A Budget For Homes? The Devil Is in The Detail
Last week’s Budget was billed as one which would put solving the UK’s housing crisis at its core – so did Chancellor Philip Hammond deliver on that promise, asks Tony Abel.
Certainly the standout announcement was the decision to abolish stamp duty for first-time buyers on properties costing less than £300,000, and on the first £300,000 of properties costing less than £500,000.
First-time buyers are a crucial part of the market, because if they feel confident and able to enter the market, it has a positive effect right on up the chain. For house builders, they are also vital – a good proportion of all new home buyers are people taking their first steps on the property-owning ladder.
With the stamp duty cut, the Help To Buy scheme and continued historic low mortgage rates, the Government could argue that it has taken some big steps to boost the demand side of the market. However, most commentators agree that the real solution to our chronic housing problem is to increase the supply of housing, which means building more new homes. Without measures to do this, all the stamp duty cuts in the world will have little effect.
The Chancellor acknowledged this, and came up with a number of proposals which he said would help boost the current low level of new home building. In 2016/17, just 184,000 new homes were built, although that figure reaches 217,000 if you include conversions; it is still way below the peak of 350,000 in the 1930s, and doesn’t even meet the number of new households coming into existence in the same period.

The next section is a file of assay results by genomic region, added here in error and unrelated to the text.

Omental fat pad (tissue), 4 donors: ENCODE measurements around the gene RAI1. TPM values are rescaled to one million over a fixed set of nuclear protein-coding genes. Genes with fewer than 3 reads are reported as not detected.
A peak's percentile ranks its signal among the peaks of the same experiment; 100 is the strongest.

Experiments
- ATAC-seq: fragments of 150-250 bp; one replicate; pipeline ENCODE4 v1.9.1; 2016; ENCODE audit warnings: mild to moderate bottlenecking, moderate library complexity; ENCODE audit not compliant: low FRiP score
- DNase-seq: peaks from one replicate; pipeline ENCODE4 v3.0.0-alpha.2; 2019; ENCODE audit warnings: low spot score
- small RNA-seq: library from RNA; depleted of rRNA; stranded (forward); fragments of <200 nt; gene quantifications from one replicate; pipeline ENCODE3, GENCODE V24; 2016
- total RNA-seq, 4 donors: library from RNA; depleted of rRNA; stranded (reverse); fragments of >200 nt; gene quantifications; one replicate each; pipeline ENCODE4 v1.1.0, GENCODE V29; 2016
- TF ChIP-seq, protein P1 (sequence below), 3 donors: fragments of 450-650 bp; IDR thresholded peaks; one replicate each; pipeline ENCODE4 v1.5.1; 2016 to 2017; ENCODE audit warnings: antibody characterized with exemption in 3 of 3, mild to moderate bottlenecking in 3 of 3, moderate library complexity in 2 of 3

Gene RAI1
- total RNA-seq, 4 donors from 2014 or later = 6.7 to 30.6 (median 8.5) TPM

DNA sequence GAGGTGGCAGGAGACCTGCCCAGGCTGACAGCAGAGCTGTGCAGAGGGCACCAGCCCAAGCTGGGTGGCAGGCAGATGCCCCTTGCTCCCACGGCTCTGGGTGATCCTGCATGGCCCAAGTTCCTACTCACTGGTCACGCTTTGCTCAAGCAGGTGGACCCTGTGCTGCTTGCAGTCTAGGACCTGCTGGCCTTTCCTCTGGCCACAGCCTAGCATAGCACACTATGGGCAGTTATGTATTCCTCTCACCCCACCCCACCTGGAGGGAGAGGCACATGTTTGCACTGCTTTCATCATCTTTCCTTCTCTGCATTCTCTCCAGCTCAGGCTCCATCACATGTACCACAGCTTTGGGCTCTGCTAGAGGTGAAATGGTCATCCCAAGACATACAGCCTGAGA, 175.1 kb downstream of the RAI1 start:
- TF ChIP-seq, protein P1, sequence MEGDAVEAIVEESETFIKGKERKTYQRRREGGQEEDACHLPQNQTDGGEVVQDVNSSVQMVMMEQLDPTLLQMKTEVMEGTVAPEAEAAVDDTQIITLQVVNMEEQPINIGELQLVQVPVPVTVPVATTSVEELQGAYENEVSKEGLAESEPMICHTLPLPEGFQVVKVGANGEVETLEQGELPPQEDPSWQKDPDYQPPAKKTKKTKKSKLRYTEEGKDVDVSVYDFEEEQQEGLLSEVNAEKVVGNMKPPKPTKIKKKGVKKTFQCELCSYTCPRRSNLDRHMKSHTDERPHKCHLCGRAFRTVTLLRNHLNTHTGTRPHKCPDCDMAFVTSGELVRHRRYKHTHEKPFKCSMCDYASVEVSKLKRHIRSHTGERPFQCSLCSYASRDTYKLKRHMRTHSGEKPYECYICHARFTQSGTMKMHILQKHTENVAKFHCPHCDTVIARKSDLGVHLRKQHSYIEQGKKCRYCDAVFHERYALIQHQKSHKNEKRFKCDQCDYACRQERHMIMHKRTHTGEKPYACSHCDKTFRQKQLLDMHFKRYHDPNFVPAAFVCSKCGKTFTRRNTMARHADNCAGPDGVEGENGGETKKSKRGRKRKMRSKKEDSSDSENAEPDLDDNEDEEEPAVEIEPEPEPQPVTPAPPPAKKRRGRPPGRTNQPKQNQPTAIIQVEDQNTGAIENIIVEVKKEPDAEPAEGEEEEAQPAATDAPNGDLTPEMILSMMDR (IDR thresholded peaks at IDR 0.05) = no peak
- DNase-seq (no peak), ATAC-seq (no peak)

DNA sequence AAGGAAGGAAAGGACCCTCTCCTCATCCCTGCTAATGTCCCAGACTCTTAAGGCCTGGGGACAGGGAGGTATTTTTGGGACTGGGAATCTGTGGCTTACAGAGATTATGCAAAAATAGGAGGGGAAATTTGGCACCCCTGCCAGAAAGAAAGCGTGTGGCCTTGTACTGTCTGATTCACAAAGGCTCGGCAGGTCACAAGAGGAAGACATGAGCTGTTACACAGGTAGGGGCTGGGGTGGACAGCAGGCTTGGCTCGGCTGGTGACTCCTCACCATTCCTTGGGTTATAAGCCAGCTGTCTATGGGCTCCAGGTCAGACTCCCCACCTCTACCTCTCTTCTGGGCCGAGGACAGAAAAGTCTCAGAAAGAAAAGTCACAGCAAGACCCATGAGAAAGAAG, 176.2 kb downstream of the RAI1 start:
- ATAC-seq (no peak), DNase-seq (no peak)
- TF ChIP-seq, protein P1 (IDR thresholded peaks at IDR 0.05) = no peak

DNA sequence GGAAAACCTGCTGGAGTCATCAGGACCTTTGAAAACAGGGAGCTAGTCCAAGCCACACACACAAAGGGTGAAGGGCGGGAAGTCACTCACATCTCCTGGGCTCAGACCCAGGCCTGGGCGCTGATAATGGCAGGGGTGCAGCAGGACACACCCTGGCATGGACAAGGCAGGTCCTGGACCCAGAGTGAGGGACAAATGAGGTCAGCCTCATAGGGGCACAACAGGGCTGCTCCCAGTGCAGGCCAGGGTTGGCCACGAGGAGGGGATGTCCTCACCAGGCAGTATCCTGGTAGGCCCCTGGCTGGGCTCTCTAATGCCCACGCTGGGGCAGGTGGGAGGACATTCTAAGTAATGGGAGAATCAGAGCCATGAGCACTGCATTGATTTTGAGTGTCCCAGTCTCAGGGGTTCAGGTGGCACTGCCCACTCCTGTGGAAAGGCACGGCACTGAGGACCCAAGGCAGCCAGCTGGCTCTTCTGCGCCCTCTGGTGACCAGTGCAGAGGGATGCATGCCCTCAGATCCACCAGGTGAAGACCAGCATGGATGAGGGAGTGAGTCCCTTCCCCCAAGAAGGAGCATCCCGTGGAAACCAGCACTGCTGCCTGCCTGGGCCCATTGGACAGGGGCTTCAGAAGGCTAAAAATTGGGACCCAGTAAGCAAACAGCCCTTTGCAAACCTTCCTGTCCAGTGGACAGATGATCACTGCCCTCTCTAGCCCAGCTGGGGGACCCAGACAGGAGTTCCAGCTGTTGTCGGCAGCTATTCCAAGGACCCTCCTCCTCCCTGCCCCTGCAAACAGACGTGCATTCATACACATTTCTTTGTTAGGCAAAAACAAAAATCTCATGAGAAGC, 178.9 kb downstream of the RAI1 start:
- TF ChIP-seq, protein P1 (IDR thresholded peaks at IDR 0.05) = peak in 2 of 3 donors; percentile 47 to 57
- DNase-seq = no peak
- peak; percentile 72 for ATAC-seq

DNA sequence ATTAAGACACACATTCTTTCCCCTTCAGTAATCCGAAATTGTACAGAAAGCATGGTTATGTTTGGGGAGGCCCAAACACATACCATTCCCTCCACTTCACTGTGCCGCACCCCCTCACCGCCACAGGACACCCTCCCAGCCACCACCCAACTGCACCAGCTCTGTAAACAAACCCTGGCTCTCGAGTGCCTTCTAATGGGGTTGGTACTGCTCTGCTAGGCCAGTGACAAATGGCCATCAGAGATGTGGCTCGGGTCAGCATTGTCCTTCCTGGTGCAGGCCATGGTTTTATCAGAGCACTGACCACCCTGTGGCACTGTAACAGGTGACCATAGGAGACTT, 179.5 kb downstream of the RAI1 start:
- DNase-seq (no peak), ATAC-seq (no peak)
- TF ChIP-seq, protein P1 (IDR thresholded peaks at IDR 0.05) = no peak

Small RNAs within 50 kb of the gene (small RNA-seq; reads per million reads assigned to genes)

Politicians are fond of accusing developers of causing this shortfall by sitting on land with planning permission and not actually building new houses (so-called ‘landbanking’). We welcome his intention to look into why this happens; it is easy to lay the blame on developers, but often the problem lies with our labyrinthine planning system, and the myriad of technical hoops that house builders must jump through – archaeology, ecology, flood assessments, utilities and so on.
The best way of boosting the housing supply is to encourage smaller builders back into the market. They were the ones which were disproportionately hit by the financial crisis on 2008/9, and the result is a market which is dominated by a small number of very big players.
Smaller builders almost never sit on land with planning permission – they simply don’t have the balance sheets to be able to do so. They are also the ones which find it most difficult to raise the finance to build – which is why the extra funds announced in the Budget for enabling sites to move forward through tackling infrastructure challenges and providing loan guarantees is most welcome.
Encouraging smaller house builders to enter the market, and supporting those which are working hard to boost the supply of housing, can only be a good thing. Ultimately it will offer the consumer a wider choice, and relax the hold that a few big players have on the market.
Building new homes is not like a gas hob – you can’t just turn it on and get the benefits immediately. Extra money in the Budget is a good start, but issues such as speeding up the planning process and ensuring that there are enough skilled people to actually build the new homes are equally important. On the surface the Budget is good news for the housing market; but as ever, the devil will be in the detail.